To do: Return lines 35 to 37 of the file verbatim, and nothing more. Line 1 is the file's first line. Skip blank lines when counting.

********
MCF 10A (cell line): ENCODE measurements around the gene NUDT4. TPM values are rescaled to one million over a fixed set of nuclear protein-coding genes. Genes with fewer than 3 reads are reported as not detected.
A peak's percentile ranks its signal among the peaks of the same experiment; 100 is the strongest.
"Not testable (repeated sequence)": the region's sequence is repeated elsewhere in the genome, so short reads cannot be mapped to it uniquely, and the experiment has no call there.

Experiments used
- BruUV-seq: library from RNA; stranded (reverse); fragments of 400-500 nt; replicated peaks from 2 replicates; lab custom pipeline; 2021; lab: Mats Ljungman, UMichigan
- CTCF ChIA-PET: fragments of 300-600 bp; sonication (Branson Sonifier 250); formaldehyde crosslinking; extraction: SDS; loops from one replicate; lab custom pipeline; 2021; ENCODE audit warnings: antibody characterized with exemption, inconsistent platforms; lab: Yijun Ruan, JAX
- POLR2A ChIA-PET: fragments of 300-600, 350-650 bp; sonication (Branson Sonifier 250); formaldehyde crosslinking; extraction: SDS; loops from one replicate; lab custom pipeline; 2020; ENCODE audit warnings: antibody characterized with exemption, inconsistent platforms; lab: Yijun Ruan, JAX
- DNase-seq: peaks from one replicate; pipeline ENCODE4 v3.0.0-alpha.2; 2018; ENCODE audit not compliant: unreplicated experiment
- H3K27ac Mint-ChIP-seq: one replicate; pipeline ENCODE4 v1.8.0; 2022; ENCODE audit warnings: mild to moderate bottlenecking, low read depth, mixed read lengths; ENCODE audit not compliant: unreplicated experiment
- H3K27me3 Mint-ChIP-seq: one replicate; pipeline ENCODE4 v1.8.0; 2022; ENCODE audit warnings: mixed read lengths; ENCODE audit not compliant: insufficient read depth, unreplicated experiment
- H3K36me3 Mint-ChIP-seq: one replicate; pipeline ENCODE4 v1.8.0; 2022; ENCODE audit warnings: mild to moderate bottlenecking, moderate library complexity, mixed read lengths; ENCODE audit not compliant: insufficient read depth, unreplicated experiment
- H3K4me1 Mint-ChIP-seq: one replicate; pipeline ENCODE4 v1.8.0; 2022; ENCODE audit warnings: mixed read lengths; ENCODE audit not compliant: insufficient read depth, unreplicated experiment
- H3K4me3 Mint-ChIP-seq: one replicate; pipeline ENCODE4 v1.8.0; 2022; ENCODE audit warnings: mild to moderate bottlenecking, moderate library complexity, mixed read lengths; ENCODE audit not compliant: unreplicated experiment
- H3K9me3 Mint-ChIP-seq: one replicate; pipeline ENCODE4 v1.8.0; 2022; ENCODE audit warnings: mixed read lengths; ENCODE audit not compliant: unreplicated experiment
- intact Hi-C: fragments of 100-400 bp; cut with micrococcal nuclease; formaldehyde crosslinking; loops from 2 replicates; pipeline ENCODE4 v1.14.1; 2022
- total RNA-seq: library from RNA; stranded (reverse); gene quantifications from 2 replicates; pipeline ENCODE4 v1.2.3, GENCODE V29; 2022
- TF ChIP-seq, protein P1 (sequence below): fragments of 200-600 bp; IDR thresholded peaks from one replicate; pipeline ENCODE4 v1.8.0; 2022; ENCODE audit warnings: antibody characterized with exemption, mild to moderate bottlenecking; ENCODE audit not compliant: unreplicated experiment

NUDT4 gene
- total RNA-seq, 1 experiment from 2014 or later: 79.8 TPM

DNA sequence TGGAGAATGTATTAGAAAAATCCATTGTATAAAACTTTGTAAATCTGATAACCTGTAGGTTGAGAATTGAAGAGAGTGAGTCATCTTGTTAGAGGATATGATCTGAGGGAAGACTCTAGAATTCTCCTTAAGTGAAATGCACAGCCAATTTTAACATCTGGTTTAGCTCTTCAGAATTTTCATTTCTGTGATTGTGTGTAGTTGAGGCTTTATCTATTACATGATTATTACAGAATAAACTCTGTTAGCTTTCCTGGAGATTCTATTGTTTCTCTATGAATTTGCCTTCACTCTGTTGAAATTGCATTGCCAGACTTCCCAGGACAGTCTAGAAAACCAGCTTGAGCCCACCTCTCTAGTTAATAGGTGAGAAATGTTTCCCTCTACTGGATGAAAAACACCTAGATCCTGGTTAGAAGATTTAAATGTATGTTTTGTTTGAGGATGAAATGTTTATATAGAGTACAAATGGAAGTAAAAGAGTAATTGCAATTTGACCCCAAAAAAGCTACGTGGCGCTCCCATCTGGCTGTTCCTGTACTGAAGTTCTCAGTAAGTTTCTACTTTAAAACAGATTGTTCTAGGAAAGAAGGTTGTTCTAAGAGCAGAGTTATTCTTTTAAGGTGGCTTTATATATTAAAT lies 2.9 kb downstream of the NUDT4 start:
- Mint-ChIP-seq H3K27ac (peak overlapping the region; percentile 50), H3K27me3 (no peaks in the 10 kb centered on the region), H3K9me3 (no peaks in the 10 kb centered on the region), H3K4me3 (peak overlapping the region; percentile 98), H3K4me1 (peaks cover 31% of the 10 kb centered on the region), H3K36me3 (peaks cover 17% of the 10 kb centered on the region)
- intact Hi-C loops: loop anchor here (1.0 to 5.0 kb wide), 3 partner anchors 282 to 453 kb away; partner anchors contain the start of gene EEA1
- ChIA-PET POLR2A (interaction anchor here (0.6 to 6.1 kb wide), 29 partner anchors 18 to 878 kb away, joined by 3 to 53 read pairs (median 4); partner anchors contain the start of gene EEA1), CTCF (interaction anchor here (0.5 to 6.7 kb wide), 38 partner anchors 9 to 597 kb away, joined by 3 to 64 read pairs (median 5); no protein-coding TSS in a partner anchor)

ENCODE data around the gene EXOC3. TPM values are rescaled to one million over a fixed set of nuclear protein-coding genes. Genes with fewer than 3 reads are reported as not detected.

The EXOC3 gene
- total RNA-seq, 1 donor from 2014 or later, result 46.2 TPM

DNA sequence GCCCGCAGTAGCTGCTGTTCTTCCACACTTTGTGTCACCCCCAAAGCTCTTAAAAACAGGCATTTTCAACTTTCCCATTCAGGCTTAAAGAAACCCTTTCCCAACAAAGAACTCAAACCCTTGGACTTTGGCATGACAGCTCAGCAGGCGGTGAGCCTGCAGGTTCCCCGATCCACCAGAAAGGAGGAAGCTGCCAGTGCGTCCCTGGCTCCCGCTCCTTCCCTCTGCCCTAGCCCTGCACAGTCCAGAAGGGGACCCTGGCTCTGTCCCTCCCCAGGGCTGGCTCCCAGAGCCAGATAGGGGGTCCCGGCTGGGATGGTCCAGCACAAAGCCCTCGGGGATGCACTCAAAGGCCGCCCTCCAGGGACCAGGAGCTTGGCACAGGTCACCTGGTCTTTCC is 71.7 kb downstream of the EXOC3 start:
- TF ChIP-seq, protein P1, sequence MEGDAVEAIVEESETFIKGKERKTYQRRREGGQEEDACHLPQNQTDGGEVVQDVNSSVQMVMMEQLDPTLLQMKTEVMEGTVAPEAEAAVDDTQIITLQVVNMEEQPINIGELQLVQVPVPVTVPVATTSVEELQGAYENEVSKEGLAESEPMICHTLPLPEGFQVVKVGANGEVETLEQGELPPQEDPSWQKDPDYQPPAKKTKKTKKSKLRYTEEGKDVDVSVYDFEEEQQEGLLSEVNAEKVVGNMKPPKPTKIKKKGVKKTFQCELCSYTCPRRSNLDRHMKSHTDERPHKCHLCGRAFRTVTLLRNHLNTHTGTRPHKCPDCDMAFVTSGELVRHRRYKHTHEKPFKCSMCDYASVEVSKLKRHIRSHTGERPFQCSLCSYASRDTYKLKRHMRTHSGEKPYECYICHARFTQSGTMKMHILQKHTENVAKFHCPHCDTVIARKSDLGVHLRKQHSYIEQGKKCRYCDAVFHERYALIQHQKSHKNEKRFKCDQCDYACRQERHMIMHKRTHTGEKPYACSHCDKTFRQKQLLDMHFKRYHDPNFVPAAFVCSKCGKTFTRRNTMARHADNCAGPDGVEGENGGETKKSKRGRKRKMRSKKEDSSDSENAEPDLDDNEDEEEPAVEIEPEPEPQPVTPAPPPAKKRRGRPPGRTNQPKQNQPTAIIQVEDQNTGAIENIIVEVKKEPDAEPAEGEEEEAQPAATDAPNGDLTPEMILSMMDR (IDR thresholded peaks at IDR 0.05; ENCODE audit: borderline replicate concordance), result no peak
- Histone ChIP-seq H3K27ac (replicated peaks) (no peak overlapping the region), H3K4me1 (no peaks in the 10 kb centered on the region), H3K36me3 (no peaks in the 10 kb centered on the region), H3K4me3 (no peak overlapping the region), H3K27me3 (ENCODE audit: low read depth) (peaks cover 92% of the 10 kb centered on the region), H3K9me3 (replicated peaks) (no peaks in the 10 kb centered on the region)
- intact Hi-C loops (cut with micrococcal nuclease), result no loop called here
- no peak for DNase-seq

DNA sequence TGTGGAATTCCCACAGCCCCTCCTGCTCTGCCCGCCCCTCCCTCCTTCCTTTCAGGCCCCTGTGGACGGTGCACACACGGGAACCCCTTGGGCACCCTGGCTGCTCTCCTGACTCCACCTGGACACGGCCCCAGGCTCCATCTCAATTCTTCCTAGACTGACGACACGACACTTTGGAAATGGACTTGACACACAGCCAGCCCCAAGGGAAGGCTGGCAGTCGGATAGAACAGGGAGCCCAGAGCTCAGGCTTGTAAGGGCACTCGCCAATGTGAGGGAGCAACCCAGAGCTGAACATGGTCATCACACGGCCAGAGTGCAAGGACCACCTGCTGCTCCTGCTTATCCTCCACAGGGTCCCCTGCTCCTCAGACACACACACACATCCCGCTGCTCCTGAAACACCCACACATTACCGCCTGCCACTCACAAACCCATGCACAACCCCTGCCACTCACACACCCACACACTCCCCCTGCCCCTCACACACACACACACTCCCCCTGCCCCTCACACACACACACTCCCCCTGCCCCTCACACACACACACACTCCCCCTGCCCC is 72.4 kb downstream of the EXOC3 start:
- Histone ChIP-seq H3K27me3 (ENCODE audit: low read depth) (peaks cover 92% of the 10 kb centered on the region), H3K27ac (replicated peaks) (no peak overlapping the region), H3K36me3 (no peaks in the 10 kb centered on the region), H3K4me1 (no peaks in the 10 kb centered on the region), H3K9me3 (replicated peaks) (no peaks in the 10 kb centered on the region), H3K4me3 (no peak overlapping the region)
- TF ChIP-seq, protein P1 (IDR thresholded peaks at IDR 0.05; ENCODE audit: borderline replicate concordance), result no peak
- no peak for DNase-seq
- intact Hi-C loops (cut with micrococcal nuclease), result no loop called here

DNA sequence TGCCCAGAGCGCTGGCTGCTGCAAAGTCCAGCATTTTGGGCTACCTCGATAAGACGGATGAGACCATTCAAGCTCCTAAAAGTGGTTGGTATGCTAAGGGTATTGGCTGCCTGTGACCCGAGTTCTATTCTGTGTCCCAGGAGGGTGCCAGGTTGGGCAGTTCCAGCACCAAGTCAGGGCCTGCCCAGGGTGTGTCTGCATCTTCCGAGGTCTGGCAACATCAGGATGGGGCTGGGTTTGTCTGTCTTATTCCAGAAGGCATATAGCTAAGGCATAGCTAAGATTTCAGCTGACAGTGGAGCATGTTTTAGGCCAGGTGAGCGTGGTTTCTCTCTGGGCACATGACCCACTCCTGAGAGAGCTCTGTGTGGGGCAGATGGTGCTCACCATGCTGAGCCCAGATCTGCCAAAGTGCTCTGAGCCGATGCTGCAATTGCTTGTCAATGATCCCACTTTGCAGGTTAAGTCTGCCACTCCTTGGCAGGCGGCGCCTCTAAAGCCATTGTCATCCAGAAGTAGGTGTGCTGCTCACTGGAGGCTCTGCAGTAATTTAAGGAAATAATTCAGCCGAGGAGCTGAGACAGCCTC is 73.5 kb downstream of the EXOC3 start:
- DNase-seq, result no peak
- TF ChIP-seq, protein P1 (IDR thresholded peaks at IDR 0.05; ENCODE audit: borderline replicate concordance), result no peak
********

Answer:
- no peak for DNase-seq
- intact Hi-C loops (cut with micrococcal nuclease), result no loop called here

DNA sequence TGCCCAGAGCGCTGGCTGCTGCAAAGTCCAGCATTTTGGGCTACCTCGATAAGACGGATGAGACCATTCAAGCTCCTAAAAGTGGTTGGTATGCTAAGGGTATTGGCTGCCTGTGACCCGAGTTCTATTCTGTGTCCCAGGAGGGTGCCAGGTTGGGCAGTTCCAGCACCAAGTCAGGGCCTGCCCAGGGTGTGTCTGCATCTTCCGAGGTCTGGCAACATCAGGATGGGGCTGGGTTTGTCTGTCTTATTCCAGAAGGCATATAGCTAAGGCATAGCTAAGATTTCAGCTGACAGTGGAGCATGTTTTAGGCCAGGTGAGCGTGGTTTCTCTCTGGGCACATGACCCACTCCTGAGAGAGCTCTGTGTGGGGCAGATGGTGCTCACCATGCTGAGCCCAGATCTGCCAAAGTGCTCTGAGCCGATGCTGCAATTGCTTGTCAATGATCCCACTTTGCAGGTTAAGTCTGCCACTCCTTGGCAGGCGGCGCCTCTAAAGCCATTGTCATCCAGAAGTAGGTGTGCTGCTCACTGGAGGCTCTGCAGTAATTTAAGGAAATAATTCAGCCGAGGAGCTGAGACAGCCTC is 73.5 kb downstream of the EXOC3 start: